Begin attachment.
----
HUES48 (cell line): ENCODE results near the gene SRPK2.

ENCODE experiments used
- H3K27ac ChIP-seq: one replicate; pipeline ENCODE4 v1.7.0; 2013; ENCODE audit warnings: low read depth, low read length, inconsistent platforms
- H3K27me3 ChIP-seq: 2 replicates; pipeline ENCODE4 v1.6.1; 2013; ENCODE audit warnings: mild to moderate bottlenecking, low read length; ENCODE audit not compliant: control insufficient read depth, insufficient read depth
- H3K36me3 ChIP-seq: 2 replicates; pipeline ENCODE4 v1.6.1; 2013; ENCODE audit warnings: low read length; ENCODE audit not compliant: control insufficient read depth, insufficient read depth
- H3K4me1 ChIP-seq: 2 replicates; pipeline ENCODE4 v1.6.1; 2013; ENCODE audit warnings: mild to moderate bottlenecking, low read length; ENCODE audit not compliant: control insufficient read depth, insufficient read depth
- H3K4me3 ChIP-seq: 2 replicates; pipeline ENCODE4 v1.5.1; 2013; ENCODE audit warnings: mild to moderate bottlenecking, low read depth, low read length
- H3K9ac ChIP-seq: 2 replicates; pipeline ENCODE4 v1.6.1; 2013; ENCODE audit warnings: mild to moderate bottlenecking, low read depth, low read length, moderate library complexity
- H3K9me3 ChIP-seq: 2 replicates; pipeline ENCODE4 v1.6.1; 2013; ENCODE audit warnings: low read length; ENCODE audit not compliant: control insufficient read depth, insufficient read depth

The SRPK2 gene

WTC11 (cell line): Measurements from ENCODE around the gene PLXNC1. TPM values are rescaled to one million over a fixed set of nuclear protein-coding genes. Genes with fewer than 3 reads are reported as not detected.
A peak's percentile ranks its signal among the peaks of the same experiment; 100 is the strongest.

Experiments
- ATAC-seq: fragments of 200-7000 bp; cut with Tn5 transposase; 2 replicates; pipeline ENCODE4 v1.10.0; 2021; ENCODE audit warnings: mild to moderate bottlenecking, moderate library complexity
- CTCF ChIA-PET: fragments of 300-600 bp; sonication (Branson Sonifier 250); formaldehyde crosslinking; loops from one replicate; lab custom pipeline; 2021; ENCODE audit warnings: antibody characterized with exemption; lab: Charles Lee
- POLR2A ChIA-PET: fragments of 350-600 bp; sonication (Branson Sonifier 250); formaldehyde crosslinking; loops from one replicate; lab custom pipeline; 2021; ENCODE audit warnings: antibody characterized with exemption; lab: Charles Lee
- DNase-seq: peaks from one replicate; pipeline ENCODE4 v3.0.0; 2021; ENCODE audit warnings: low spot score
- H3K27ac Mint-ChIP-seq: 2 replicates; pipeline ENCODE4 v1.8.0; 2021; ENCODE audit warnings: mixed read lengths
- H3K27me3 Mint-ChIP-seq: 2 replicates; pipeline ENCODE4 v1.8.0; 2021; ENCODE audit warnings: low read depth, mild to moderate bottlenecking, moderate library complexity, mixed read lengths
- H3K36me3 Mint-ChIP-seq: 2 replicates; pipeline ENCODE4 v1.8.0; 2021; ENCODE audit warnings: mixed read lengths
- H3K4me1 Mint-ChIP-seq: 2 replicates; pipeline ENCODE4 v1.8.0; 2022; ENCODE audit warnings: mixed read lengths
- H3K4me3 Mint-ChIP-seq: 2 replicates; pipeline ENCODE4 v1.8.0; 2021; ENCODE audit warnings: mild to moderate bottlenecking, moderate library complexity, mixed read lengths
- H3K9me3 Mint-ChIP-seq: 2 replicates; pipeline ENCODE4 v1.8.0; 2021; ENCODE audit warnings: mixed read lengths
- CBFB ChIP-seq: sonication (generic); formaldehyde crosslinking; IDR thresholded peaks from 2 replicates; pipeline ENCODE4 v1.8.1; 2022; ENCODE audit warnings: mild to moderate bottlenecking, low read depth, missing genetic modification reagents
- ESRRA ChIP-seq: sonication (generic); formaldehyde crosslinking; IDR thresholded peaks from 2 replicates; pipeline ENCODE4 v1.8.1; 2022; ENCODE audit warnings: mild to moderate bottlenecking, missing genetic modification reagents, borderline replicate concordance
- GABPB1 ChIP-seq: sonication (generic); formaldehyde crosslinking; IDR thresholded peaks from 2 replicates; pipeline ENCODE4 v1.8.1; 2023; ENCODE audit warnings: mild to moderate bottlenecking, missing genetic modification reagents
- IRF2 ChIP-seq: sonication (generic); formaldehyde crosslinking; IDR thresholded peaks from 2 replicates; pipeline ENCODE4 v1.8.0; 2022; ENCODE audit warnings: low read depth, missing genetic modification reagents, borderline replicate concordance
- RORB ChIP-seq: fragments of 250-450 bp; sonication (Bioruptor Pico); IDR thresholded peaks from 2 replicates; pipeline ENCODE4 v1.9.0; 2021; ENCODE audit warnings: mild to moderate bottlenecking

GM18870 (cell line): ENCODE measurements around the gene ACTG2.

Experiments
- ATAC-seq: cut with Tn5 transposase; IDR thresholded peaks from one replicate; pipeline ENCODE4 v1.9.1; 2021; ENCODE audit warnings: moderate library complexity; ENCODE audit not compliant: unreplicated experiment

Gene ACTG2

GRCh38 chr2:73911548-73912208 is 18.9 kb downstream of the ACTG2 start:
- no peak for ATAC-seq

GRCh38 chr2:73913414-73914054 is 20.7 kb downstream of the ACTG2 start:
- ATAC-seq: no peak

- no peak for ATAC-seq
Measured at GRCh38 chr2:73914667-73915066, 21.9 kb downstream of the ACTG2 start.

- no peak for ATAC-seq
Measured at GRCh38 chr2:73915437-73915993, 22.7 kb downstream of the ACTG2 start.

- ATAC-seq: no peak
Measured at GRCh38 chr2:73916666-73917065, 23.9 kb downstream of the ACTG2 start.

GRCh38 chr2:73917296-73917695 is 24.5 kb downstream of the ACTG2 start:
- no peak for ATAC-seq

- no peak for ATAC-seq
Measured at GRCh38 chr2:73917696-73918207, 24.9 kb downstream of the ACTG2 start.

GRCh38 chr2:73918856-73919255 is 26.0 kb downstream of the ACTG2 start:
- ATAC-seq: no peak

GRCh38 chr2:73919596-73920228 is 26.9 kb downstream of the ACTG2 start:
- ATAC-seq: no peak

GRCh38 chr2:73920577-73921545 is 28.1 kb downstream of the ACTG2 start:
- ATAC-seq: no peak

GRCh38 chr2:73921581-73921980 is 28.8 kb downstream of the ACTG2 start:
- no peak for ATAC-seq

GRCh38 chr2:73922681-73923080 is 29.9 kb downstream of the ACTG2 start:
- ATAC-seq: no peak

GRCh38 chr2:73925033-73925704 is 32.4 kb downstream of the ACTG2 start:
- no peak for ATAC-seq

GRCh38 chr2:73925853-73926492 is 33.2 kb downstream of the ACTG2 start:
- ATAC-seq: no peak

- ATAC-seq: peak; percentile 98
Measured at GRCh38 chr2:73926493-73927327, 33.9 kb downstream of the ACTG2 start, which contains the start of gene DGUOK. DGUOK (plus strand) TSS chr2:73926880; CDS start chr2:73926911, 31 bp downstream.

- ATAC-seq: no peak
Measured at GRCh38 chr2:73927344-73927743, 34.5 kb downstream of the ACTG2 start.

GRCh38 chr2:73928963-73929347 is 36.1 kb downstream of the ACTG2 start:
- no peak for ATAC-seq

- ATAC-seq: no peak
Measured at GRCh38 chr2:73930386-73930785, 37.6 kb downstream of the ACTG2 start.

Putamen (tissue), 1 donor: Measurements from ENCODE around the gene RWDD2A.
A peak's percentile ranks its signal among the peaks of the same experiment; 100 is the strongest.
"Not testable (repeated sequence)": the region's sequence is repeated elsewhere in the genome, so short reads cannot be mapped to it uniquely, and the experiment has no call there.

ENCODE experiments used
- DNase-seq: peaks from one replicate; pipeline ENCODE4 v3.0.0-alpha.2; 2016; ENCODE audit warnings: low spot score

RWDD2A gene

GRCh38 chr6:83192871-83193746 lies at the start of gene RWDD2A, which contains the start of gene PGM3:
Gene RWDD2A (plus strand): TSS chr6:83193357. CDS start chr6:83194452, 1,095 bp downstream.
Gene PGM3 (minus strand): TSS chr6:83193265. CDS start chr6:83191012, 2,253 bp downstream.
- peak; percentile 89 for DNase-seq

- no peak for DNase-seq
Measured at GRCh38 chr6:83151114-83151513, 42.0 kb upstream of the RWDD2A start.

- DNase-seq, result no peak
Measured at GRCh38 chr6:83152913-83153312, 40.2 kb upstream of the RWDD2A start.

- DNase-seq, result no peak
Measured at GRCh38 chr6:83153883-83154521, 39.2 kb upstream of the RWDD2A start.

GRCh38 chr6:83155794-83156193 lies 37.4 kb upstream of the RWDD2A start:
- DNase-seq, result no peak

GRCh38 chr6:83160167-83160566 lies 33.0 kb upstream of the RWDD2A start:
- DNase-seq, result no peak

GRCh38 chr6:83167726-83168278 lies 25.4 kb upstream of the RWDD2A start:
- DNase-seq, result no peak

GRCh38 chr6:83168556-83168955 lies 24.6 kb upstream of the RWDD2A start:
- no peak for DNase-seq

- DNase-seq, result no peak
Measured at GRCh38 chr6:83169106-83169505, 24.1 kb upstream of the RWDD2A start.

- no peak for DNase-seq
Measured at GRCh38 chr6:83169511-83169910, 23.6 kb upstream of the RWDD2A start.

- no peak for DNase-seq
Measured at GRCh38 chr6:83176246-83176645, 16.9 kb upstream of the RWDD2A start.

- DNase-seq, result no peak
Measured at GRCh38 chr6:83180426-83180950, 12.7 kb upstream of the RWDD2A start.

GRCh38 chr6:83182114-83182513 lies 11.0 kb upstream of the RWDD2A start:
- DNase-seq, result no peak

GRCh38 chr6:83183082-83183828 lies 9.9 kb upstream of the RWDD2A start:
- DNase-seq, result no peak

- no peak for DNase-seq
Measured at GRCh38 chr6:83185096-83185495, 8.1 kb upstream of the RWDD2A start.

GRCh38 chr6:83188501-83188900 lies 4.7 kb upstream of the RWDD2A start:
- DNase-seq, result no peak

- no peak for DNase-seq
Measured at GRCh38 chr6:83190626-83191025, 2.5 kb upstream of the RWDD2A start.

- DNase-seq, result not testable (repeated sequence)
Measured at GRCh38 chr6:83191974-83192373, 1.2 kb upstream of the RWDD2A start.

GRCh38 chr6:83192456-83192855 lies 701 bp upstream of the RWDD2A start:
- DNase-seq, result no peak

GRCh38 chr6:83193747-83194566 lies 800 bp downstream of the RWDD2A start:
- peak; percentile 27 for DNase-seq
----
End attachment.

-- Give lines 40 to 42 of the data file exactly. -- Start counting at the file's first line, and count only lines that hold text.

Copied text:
Measured at GRCh38 chr2:73915437-73915993, 22.7 kb downstream of the ACTG2 start.

- ATAC-seq: no peak
Measured at GRCh38 chr2:73916666-73917065, 23.9 kb downstream of the ACTG2 start.